Blow for ‘Manto muthi’

2008-04-12 00:00

The ASA ruling:

The Advertising Standards Authority (ASA) have upheld a complaint that Ubhejane, a local herbal preparation, is not an Aids cure.

Aids activists believe the ruling could set a precedent in the stand-off between supporters of alternative therapies championed by Health Minister Health Manto Tshabalala-Msimang and medical practitioners prescribing anti-retrovirals.

The ruling relates to an advertisement in a December 2007 edition of Ilanga newspaper that claims the potion speeds up recovery from diarrhoea, lack of appetite, swollen glands and thrush, and increases CD4 counts while reducing the viral load in the blood "until it disappears".

Nathan Geffen of the Treatment Action Campaign argued that unsubstantiated and false claims and references to Aids in the advertisement are prohibited and that Ubhejane should be registered with the Medicines Control Council.

The TAC says:

Spokeswoman Nokhwezi Hoboyi said the Treatment Action Campaign’s victory "challenges the impunity" of charlatans who have exploited the government’s failure to enforce the Medicines Control Act.

She said the fact that prominent politicians are in denial over Aids and their support for claims that various herbs and micronutrients reverse the course of Aids have created confusion among extremely vulnerable people.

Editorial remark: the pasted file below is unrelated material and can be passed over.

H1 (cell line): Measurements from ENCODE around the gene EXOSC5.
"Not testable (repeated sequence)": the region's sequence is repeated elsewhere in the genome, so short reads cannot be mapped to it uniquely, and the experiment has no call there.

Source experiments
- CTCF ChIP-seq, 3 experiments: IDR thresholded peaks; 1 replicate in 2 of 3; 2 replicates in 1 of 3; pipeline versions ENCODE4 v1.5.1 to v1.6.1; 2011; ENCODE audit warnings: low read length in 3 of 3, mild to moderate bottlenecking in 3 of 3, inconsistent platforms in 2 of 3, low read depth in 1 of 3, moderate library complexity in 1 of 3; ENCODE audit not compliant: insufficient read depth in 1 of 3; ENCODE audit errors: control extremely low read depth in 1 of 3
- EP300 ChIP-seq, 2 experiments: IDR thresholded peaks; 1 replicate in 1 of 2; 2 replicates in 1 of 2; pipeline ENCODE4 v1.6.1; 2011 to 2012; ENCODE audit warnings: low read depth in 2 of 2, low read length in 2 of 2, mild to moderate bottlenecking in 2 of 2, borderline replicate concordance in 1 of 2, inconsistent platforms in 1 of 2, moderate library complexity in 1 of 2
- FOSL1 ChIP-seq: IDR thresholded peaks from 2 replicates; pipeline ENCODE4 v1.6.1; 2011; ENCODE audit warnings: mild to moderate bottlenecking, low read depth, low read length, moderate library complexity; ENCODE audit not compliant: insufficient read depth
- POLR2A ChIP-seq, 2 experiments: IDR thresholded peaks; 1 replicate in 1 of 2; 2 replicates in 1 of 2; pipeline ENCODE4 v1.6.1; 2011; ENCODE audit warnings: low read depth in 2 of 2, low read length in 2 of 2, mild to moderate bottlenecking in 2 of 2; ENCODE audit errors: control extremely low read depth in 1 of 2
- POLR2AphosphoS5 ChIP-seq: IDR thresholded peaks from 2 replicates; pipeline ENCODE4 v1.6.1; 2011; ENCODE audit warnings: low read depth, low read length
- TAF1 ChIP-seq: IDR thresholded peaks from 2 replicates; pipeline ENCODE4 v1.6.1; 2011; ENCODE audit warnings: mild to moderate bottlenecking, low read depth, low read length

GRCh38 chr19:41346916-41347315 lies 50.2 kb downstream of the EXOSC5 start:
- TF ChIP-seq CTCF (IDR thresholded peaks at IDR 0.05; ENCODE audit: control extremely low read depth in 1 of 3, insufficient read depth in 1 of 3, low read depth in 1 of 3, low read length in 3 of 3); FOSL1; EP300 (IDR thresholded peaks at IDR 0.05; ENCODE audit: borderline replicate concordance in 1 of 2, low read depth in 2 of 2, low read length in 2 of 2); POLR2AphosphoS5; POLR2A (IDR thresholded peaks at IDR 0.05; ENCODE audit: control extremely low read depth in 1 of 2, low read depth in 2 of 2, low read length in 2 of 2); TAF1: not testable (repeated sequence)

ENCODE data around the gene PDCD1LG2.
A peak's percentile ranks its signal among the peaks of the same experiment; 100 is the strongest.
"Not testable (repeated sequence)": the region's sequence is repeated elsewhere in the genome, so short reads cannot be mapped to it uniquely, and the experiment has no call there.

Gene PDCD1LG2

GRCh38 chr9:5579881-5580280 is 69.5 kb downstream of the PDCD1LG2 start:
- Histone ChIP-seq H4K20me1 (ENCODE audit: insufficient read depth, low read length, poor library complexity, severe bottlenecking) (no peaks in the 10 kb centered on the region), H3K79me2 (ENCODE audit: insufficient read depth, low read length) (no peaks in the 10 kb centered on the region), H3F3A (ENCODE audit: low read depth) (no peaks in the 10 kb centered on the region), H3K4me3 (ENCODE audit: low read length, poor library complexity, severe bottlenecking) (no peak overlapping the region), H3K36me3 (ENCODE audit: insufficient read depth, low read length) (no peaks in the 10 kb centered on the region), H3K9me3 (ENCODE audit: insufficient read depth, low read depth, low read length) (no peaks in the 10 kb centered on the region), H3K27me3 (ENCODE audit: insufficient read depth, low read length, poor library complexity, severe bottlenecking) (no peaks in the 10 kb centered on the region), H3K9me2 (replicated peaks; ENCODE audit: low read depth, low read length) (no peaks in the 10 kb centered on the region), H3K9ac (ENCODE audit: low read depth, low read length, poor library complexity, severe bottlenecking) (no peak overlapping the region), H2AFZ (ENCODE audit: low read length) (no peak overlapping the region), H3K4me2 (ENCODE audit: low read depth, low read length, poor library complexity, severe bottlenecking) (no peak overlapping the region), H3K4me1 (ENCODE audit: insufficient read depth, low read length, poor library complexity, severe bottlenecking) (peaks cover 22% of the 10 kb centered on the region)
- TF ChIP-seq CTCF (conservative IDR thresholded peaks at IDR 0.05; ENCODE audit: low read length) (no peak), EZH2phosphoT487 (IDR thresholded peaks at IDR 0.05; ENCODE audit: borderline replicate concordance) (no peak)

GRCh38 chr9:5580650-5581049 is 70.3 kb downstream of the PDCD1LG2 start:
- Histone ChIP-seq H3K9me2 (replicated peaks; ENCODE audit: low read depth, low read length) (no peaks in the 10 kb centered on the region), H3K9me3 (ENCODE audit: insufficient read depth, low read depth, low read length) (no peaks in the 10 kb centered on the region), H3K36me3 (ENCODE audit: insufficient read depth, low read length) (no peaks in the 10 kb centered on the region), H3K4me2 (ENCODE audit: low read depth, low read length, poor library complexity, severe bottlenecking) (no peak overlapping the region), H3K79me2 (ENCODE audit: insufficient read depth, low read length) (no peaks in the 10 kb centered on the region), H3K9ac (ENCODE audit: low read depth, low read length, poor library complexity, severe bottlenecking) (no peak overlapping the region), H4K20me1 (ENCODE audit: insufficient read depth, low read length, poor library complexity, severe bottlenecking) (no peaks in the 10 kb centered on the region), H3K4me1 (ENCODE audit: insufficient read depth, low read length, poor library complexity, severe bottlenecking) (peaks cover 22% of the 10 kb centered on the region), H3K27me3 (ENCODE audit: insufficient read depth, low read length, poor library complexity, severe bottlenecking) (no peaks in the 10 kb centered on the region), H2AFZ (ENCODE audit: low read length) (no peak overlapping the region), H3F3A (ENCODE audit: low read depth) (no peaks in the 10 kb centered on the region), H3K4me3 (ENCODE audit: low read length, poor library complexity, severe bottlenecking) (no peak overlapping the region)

Hoboyi said that in many instances charlatans have advised their patients to stop taking anti-retrovirals, advice that leads to sometimes fatal resistance to first-line treatment regimes.

Hoboyi said the TAC will apply to the Medicines Controls Council law enforcement unit asking that the factory producing Ubhejane be shut down pending its approval by the MCC and scientific proof that it actually works.

Zeblon Gwala says:

Ubhejane is apparently produced from 89 different herbs and plants and was created by Pinetown-based traditional healer Zeblon Gwala.

"I would not give my own people poison," said Gwala.

Unlike ARVs, he said, Ubhejane does not have dangerous side-effects.

He said research into his remedy has been carried out by the University of KwaZulu-Natal and Medunsa.

Gwala challenged the government to amend legislation and put protocols in place so that traditional remedies can be registered like Western medicines.

He said that banning traditional remedies being sold to people with Aids will never remove them from the market, and that many patients consult traditional healers first.

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